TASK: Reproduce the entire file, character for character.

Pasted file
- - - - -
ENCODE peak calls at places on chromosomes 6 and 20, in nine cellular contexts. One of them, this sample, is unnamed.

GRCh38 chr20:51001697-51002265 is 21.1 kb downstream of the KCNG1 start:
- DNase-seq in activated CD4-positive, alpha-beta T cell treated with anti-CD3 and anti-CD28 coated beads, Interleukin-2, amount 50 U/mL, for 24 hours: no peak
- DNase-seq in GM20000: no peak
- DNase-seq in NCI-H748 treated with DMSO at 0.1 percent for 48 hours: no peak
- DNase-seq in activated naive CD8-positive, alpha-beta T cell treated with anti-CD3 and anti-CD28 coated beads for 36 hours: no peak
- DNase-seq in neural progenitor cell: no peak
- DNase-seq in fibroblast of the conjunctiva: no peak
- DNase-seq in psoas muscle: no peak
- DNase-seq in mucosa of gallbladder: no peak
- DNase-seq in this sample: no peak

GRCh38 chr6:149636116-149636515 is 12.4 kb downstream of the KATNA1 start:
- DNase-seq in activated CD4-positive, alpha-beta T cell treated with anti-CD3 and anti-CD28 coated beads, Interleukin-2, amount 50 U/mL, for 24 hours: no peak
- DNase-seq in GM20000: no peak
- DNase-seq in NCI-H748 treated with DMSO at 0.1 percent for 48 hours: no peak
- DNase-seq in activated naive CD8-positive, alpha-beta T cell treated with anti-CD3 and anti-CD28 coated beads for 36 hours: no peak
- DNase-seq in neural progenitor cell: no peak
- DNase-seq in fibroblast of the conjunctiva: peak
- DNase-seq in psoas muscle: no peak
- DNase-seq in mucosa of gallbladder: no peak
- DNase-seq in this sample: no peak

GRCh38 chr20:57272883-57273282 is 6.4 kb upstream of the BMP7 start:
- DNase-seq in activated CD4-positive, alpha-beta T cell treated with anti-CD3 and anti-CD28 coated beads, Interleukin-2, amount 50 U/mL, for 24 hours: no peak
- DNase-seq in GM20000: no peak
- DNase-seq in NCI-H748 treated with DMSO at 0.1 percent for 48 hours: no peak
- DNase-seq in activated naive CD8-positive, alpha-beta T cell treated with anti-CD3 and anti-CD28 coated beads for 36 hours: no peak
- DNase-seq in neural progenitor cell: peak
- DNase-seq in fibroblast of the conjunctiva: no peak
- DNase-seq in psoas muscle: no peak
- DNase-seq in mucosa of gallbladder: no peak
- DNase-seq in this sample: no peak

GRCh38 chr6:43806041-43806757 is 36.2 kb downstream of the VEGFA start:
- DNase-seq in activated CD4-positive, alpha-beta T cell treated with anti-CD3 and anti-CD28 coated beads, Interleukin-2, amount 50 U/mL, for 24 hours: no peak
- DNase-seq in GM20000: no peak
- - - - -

ENCODE peak calls at places on chromosomes 6 and 20, in nine cellular contexts. One of them, this sample, is unnamed.

GRCh38 chr20:51001697-51002265 is 21.1 kb downstream of the KCNG1 start:
- DNase-seq in activated CD4-positive, alpha-beta T cell treated with anti-CD3 and anti-CD28 coated beads, Interleukin-2, amount 50 U/mL, for 24 hours: no peak
- DNase-seq in GM20000: no peak
- DNase-seq in NCI-H748 treated with DMSO at 0.1 percent for 48 hours: no peak
- DNase-seq in activated naive CD8-positive, alpha-beta T cell treated with anti-CD3 and anti-CD28 coated beads for 36 hours: no peak
- DNase-seq in neural progenitor cell: no peak
- DNase-seq in fibroblast of the conjunctiva: no peak
- DNase-seq in psoas muscle: no peak
- DNase-seq in mucosa of gallbladder: no peak
- DNase-seq in this sample: no peak

GRCh38 chr6:149636116-149636515 is 12.4 kb downstream of the KATNA1 start:
- DNase-seq in activated CD4-positive, alpha-beta T cell treated with anti-CD3 and anti-CD28 coated beads, Interleukin-2, amount 50 U/mL, for 24 hours: no peak
- DNase-seq in GM20000: no peak
- DNase-seq in NCI-H748 treated with DMSO at 0.1 percent for 48 hours: no peak
- DNase-seq in activated naive CD8-positive, alpha-beta T cell treated with anti-CD3 and anti-CD28 coated beads for 36 hours: no peak
- DNase-seq in neural progenitor cell: no peak
- DNase-seq in fibroblast of the conjunctiva: peak
- DNase-seq in psoas muscle: no peak
- DNase-seq in mucosa of gallbladder: no peak
- DNase-seq in this sample: no peak

GRCh38 chr20:57272883-57273282 is 6.4 kb upstream of the BMP7 start:
- DNase-seq in activated CD4-positive, alpha-beta T cell treated with anti-CD3 and anti-CD28 coated beads, Interleukin-2, amount 50 U/mL, for 24 hours: no peak
- DNase-seq in GM20000: no peak
- DNase-seq in NCI-H748 treated with DMSO at 0.1 percent for 48 hours: no peak
- DNase-seq in activated naive CD8-positive, alpha-beta T cell treated with anti-CD3 and anti-CD28 coated beads for 36 hours: no peak
- DNase-seq in neural progenitor cell: peak
- DNase-seq in fibroblast of the conjunctiva: no peak
- DNase-seq in psoas muscle: no peak
- DNase-seq in mucosa of gallbladder: no peak
- DNase-seq in this sample: no peak

GRCh38 chr6:43806041-43806757 is 36.2 kb downstream of the VEGFA start:
- DNase-seq in activated CD4-positive, alpha-beta T cell treated with anti-CD3 and anti-CD28 coated beads, Interleukin-2, amount 50 U/mL, for 24 hours: no peak
- DNase-seq in GM20000: no peak